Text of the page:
International

Possible deal on Ukrainian grain exports

Major global wheat exporters Ukraine and Russia see positive signs in discussions which could lead to the resumption of Ukrainian Black Sea grain exports after Wednesday's talks in Istanbul. It is hoped that Russia, Ukraine, Turkey and the United Nations will sign a deal next week aimed at resuming Ukraine's grain exports. Ukraine's Black Sea ports have been blockaded since Russia invaded on Feb. 24, sending global prices of grains and sunflower oil soaring. Chicago wheat prices have since fallen back to pre-war levels due to the new crop in the Northern Hemisphere. French wheat prices also fell by 2% on Thursday, partly on the talks which would establish a shipping corridor to transport Ukrainian grain to global markets, and partly on improved crop forecasts.

New toll structure for Panama Canal

Following consultations, the Panama Canal Authority (ACP) has announced details of its new simplified, value-based toll structure.  The new structure includes clarification of its application to vessels in ballast condition and empty containers, and a deferral of new tolls for passenger vessels until 2024 in view of the ongoing challenges.  All other tariffs will be implemented gradually from January 2023 to January 2025, including proposed modifications to the loyalty program for containerships, which will be phased out by January 2025. Incentives for return voyages applicable to containerships and liquefied natural gas (LNG) vessels will be eliminated by January 2023 when the new structure comes into effect. Additionally, the visibility charge currently applied to full container vessels, and classified as Other Marine Services, will be eliminated prior to the implementation of the new tolls to avoid an overlap with the Total TEU capacity (TTA) charge.

Drewry report indicates growing surplus of containers

The global pool of shipping containers increased by 13% to almost 50 million TEUs in 2021, which was three times prior trend growth. This reflected lessors and ocean carriers ordering a record number of containers, while retiring fewer aging units, as congestion across global supply chains meant containers were an estimated 15% to 20% less productive than in pre-Covid-19 times, according to Drewry’s recently published Container Census & Leasing Annual Review & Forecast 2022/23 report.  Drewry estimates that each container averaged 18.1 lifts in 2021 compared with 19.2 in 2020 and between 19.5 and 20.6 in the 2010s. Moreover, the number of containers per slot of vessel capacity increased by 8% in 2020 when the pandemic started and remained at this level throughout 2021. Drewry estimates that as many as 6 million TEU of surplus containers now exist in the global equipment pool.

MOL Drybulk and Drax launch green shipping initiative

Renewable energy company Drax Group and Japanese shipping company MOL Drybulk are working together to reduce the emissions and fuel costs associated with shipping biomass by deploying wind power technology on its vessels. The companies plan to facilitate the development of wind-powered vessels to transport bulk cargoes of Drax’s wood pellets to its customers in Japan, where the biomass is used to generate reliable, renewable energy, which displaces fossil fuels. Under a Memorandum of Understanding (MoU), the two companies will study the feasibility of deploying a first and second generation Environmentally Friendly Bulk Carrier (EFBC) to carry Drax’s biomass. The MoU with MOL Drybulk follows Drax’s previous work with the Smart Green Shipping Alliance to look at the potential of fitting innovative sail technology on ships transporting biomass from the US to the UK.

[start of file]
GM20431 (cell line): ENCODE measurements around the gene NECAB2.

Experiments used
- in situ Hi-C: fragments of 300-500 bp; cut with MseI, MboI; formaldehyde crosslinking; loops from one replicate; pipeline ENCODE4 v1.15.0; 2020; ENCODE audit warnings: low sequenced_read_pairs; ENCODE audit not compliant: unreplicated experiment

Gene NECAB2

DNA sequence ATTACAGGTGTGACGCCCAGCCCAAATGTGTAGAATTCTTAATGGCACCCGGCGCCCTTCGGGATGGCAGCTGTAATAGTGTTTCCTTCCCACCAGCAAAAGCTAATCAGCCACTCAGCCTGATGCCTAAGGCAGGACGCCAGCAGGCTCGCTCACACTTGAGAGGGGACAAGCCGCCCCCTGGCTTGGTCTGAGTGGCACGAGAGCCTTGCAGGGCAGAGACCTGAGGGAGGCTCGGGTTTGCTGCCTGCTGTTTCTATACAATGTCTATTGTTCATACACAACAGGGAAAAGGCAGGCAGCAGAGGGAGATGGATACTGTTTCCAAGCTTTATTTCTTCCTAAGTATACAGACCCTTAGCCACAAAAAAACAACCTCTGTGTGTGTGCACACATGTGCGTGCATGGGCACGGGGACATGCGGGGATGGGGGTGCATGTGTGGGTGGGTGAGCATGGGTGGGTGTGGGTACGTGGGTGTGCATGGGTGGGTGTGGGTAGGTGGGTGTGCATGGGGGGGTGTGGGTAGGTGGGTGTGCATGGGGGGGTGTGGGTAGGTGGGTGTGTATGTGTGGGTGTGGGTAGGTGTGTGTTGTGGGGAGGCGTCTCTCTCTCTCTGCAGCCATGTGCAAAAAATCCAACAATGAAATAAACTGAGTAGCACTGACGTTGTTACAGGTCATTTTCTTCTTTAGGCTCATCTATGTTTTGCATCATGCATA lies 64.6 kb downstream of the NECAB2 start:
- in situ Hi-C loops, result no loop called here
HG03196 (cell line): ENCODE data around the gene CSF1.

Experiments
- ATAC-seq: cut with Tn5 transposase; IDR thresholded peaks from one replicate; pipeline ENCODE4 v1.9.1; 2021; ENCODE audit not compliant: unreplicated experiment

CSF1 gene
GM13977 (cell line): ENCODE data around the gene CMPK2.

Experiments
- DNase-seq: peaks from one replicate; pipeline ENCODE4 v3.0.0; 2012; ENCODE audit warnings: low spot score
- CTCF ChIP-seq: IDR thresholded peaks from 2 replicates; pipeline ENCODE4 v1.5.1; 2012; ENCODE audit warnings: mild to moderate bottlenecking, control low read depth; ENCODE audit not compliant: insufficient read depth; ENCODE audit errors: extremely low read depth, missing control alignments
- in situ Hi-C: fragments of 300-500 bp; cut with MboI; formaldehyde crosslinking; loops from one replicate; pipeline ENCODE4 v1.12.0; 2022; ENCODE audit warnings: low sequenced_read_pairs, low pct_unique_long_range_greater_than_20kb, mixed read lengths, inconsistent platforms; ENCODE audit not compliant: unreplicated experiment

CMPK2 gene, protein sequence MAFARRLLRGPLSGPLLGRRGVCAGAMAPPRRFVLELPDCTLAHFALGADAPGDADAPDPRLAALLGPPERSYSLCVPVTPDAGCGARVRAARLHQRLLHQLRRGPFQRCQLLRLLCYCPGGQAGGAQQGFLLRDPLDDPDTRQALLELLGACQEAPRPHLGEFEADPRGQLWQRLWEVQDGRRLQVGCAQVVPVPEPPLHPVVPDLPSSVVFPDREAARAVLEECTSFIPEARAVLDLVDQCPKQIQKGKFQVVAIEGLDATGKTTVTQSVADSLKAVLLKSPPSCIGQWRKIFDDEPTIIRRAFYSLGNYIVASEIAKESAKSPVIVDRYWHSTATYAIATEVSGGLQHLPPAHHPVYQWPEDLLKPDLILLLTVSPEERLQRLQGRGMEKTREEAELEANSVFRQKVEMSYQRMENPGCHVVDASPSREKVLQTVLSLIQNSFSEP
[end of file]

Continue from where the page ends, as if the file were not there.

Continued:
Events


Jul 21 - COS Liner Committee Meeting @ 1300
Jul 21 - The Plimsoll Club Summer Social @ 16:30

Jul 27 - Vancouver Maritime Museum Fireworks Gala 

Aug 10 - Pacific Pilotage Authority Quarterly Meeting
Aug 27 - Mission to Seafarers - Annual Cycle for Seafarers

 

Ship of the Week

July 15 - MS Medstraum

MS Medstraum is the world’s first zero-emission fast ferry and will be operating the commuter route between Stavanger and Hommersåk on the west coast of Norway. It will be equipped with two electric motors and a battery with a capacity of 1.5MWh and a charging power of over 2MW.  The vessel will reduce emissions by 1500 tonnes a year, despite operating on one of the least energy-demanding routes.  Project partners developed and demonstrated a new and emission-free propulsion system that can maintain higher speeds than before, and have also adopted completely new modular design- and construction methods that will revolutionize the way boats are constructed in the future

Cruising speed during operation: 23 knots
Max speed: 27 knots
Length: 30 meters.
Width: 9 meters.
Battery capacity: 1524 kWh
Electric engines: 2×550 kW
Charge capacity: 2,3 MW

In 2015 the world’s first fully-electric ferry, Ampere, was built at the Fjellstrand shipyard in Hardanger, Norway. That marked the start of an electric revolution on Norwegian ferries. Now, only seven years later, there are approximately 70 emission-free ferries operating in Norway.